Jonathan Harker and Dracula
Gerard McCarthy plays a plethora of characters in Ulster Theatre Company's game adaptation
You could say Dracula was born out of the theatre. Bram Stoker worked as the great actor Henry Irving's business manager and Stoker's finest, yet most foul Gothic creation, reflects this background.
From the moment Count Dracula welcomes young English solicitor Jonathan Harker into his rather unusual castle, the twists and turns of this quintessential 19th century scary tale are more than dramatic – it isn't just good versus evil, it's a melodramatic battle between the voice of reason and the roar of the undead.
So Gerard McCarthy's project with the Ulster Theatre Company – to bring the story of the vampire and his pursuer to the stage as a one man show – is inspired and ambitious. But is centring on one actor, even an actor as versatile as McCarthy, asking a lot?
Initially the stage of the Theatre at the Mill in Newtownabbey, where Jonathan Harker and Dracula premieres, is full of incident as McCarthy – a former cast member of teen TV soap Hollyoaks – switches from demure Victorian functionary to stylized vampire.
In fact, the first section of the performance, which follows the epistolary form of the original novel, acts as a kind of self-contained play in itself, following the relationship between Harker and Dracula as it changes from fascination to terror and revulsion.
Three screens downstage provide images that convey a sense of of the cavernous vastness of Dracula's castle, and if the trio of female vampires projected from beyond – played con brio by Kym Marsh, Rachel Tucker and Jayne Wisener – have a certain Pan's people quality, it should be remembered that they are like that in the book as well.
When the action moves beyond the castle, there is an immediate loss of energy. Those unfamiliar with the novel must be confused by the sudden profusion of characters, which McCarthy unfortunately sometimes struggles to differentiate between. It is really a question of, if it's a Scottish accent, it must be Dr Seward, and so on.
It could be argued that here the adaptation is too faithful to the novel. Many of the most successful screen versions from the Universal era, or early Hammer Horror efforts, made a habit of fusing or abandoning certain characters altogether.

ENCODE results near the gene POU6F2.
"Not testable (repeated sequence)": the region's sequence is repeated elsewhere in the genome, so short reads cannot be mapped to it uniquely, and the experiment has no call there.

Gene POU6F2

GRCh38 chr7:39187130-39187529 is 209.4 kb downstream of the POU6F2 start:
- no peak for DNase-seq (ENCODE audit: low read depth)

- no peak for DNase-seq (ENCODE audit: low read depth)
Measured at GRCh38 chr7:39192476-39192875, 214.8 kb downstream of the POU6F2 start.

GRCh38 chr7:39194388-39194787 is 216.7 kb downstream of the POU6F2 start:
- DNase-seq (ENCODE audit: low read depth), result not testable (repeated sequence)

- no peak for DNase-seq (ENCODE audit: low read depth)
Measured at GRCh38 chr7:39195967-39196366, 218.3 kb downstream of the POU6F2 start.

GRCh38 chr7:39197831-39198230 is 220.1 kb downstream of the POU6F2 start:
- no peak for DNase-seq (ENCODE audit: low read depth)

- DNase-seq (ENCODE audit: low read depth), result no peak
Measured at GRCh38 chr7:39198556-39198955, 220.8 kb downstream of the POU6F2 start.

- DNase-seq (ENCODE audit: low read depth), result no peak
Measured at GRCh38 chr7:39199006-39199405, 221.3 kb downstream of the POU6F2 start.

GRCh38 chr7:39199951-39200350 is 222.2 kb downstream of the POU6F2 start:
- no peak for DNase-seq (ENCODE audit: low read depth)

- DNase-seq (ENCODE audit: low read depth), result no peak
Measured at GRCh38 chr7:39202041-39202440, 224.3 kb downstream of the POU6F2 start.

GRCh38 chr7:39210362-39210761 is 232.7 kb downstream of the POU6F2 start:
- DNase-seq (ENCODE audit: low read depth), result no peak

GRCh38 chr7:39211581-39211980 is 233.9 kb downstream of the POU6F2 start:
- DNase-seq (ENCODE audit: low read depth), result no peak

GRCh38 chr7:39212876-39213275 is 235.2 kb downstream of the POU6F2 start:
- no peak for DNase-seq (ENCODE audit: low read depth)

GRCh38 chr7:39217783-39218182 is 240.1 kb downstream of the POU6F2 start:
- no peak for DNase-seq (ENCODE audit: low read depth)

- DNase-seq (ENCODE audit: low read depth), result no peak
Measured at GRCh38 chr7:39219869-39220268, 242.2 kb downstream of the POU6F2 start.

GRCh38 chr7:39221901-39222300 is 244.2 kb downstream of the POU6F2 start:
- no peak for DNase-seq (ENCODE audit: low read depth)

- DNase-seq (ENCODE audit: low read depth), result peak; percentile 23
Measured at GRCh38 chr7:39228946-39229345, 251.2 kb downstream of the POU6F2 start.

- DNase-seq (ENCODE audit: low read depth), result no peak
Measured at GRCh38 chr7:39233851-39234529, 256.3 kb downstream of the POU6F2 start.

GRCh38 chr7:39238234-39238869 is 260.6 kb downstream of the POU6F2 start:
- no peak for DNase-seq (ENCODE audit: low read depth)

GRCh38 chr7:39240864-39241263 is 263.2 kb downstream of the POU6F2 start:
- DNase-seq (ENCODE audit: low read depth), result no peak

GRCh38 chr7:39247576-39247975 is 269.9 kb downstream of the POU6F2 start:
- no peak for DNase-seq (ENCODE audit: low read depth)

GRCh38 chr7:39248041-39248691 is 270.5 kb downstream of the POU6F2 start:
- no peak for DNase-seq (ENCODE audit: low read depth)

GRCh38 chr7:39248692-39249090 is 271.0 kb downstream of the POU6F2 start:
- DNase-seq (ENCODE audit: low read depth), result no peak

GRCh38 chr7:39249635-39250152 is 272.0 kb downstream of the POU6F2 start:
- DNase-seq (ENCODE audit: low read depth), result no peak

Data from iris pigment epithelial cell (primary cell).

Adapter and director Michael Poynor does leave out a lot of the parallel tale of Lucy, but perhaps might have focussed more on Harker. The struggle for voices to make themselves heard here means that the importance of, say, the lunatic Renfield, is somewhat lost in the mix, although the scene where he gulps a bluebottle is terrific.
Nevertheless, McCarthy's performance always manages to hold our attention, to the extent than when at the beginning of the second act the screens go a worrying blue colour – with gremlins presumably in the system – he still commands the stage.
Somehow, the Belfast-born actor regains control of the myriad cast and while Poynor allows the book's rip roaring climax to carry the pace, with the screens once more becoming an asset to the narrative rather than a distraction. McCarthy even permits himself one or two moments of welcome humour in some of the minor charcterisations, with a Cockney locksmith here, a Billy Connollyish ship's captain there.
Vampires have been tamed in the public imagination to the extent where it would be difficult to imagine even a skilled adaptation of Dracula producing nightmares, though the image of the titular bloodsucker presenting a baby to the three female vampires is disturbing enough to produce at least one walkout, and the notion of beheading even a monster has here taken on a queasy modern resonance.
All the while, McCarthy does his best, but his Dracula ultimately fails to terrify – he is most at home with the character of Jonathan Harker. Traditionaly labelled as one of literature's shrinking violets, McCarthy invests the character with humanity and no little heroism.
This production ends with the creature that Stoker describes as having an ice-cold handshake and a mouth that is 'fixed and rather cruel-looking, with peculiarly sharp white teeth' finally despatched.
It makes you speculate on the nature of fictional evil and what is really scary, raising comparisons with Emily Bronte's Heathcliff and even bits of Arthur Conan Doyle (a distant relative of Stoker's), but the real horror of the projected image of the Count at play's end remains in the mind.
Jonathan Harker and Dracula runs at the Theatre at the Mill, Newtownabbey until September 27.